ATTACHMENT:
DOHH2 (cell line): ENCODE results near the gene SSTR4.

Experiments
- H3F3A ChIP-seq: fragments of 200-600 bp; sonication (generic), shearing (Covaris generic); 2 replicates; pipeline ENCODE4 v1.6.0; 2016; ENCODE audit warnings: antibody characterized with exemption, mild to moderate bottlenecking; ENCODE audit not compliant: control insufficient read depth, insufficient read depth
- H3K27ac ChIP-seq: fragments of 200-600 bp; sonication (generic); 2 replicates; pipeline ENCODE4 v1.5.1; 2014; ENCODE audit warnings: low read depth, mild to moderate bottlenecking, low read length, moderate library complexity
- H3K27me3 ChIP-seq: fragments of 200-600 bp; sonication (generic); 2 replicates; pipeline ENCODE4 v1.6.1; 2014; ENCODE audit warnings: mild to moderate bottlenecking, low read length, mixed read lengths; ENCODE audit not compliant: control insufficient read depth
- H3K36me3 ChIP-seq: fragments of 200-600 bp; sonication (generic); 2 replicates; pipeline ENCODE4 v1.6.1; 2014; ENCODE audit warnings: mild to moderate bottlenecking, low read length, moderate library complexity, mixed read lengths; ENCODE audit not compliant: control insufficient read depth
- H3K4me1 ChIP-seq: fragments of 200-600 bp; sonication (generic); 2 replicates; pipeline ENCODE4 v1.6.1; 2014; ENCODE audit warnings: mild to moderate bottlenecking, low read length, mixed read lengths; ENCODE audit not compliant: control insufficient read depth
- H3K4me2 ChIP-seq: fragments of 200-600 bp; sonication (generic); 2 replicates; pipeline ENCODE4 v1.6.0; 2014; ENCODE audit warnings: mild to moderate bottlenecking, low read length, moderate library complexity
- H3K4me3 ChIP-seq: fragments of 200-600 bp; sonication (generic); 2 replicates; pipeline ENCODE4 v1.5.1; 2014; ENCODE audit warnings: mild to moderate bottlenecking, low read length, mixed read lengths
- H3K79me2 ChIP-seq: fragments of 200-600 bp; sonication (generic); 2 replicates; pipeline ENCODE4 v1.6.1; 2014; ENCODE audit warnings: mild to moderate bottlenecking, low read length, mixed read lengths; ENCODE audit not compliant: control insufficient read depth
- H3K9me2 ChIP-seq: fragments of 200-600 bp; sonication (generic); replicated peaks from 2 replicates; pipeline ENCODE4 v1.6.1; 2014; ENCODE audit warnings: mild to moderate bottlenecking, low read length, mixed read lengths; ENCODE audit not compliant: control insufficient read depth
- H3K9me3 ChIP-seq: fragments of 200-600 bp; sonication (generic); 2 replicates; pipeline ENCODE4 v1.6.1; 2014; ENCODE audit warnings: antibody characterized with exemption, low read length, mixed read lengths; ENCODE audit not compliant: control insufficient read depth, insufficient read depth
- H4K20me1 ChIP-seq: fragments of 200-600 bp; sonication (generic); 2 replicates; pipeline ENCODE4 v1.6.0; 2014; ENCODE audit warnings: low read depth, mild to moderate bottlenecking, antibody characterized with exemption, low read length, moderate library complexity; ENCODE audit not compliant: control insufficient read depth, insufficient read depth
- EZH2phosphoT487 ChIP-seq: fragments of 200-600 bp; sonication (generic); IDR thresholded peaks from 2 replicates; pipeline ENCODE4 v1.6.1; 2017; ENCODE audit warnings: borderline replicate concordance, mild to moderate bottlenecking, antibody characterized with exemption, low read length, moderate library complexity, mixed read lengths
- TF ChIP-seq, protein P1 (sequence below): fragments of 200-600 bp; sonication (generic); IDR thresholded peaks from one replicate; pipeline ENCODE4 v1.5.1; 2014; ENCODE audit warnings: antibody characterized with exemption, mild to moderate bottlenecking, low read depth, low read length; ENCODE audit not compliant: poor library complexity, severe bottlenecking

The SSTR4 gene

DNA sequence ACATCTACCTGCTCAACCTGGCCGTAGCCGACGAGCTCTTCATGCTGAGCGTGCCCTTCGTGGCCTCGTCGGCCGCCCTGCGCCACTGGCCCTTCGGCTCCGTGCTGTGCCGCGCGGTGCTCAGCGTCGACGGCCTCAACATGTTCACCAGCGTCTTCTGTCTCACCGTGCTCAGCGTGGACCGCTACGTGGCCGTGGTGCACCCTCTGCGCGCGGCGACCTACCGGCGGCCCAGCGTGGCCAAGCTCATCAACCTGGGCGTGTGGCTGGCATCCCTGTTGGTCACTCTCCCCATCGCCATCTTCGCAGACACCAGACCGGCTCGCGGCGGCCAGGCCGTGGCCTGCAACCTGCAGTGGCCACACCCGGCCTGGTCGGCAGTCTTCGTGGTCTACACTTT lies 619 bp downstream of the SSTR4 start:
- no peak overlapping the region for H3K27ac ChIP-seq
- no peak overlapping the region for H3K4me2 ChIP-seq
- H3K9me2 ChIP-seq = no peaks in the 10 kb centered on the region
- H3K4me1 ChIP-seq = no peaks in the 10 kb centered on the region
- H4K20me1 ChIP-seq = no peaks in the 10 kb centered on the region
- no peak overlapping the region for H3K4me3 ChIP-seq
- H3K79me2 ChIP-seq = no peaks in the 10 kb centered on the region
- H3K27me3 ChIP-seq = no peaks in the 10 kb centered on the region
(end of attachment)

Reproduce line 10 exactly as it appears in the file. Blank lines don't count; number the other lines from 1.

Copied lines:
- H3K79me2 ChIP-seq: fragments of 200-600 bp; sonication (generic); 2 replicates; pipeline ENCODE4 v1.6.1; 2014; ENCODE audit warnings: mild to moderate bottlenecking, low read length, mixed read lengths; ENCODE audit not compliant: control insufficient read depth